How Long Should You Keep Insurance Records?

You’ll want to keep your insurance records for as long as the policy is in effect or until your claims are resolved. Read more here!
Written by Brittni Brinn
Reviewed by R.E. Fulton
It’s recommended that you keep your
car insurance
records for as long as your policy is active. However, if you have an open claim, own a business, or are still paying off your premium, you will have to keep your documents for longer.
  • You can safely dispose of insurance records once you’ve switched policies or closed all outstanding claims.
  • Business owners may have to keep insurance records for several years for tax purposes.
  • Documents should be shredded before disposal in order to prevent identity theft.

How long should you keep car insurance records?

Most sources recommend keeping your auto insurance records until your
policy has been renewed
or switched over and all claims have been resolved. If your car insurance is for a business or a commercial vehicle, you will probably need to keep your paperwork for at least several years for tax purposes. But for most drivers, you’ll usually only need to keep your current car insurance documents.
Some documentation is more important to keep than others. Let’s take a look at the documents you should keep on file and which ones you can toss.

Documents that you need to keep

It’s impossible to keep every letter or notice from your insurance company. And thankfully, you’re not expected to! Unlike marriage licenses or death certificates, you don’t have to keep your insurance records indefinitely.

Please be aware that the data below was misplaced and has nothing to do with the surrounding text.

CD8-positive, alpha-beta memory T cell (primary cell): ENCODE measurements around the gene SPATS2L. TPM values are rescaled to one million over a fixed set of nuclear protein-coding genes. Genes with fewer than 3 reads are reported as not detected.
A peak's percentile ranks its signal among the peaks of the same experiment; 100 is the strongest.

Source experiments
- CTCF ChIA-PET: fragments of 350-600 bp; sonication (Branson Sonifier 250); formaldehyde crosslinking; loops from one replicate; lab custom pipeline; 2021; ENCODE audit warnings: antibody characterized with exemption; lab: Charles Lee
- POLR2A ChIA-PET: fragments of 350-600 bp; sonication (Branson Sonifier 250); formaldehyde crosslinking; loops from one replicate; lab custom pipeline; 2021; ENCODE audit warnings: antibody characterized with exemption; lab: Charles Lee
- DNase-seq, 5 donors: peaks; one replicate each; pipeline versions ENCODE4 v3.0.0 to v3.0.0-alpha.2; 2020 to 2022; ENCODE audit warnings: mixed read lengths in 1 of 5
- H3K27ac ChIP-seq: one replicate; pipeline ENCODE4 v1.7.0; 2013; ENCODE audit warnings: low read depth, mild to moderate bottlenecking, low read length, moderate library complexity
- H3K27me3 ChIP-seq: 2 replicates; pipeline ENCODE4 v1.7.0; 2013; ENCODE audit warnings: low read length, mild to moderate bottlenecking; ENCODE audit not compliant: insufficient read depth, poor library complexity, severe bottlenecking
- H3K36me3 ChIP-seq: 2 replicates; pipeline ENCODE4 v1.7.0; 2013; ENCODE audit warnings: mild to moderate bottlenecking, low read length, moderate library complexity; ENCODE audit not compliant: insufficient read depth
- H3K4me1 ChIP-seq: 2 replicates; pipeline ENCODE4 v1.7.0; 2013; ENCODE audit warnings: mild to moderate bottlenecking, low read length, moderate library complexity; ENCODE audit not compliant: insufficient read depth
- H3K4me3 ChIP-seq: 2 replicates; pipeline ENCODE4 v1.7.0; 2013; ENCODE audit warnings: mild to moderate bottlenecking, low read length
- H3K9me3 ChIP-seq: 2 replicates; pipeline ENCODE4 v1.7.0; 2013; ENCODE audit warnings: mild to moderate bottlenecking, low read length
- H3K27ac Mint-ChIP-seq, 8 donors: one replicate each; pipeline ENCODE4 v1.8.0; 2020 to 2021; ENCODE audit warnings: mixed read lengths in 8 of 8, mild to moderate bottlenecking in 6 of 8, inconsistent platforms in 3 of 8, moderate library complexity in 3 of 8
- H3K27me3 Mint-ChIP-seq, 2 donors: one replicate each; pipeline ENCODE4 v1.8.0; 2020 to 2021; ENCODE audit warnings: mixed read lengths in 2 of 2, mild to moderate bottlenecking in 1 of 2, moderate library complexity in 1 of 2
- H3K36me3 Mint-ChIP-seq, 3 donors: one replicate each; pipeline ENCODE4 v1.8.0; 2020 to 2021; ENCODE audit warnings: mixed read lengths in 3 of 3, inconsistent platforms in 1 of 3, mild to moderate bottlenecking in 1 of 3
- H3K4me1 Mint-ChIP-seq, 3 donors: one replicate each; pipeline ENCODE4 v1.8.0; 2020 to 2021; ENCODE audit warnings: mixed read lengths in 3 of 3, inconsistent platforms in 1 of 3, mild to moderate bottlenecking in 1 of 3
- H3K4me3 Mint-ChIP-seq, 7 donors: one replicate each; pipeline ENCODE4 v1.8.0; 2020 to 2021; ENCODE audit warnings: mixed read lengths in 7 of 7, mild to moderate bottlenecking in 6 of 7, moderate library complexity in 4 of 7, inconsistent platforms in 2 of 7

You should keep the physical copy of the most important documents for as long as your policy is in place. However, the American Automobile Association (AAA) recommends making a digital copy of important documents, even if you dispose of the original—this includes a record of your insurance policy and any claim history. And if you throw away a document by accident, you can usually request a new copy from your insurance agent.
Here are the insurance documents that you should keep and how long you should keep them!

Auto insurance card

auto insurance ID card
acts as your proof of insurance if you are pulled over or are involved in an accident. You should always keep your insurance card with you, either in your wallet or your glove box, in case you have to present it to the authorities. In most states, you can also show digital
proof of insurance on your phone
Once your policy is no longer valid, you won’t need this card. Your insurer will provide a new ID card when your new policy is in place or your current policy is renewed.

Declaration page

declaration page
is a more complicated version of your auto insurance card—it lists your coverage types and limits and outlines any exclusions on your policy. You can keep this document at home in a filing cabinet or secure drawer for reference. 
Once the policy is no longer valid and all open claims have been closed, you can dispose of this document.

Claims documents

These are any credit card receipts, repair expenses, medical bills, or paperwork related to a claim with your car insurance company. Keep all of these documents for reference for as long as your claim is active. Once payment has been issued and the claim has been closed, you don’t need to keep these documents.

Monthly statements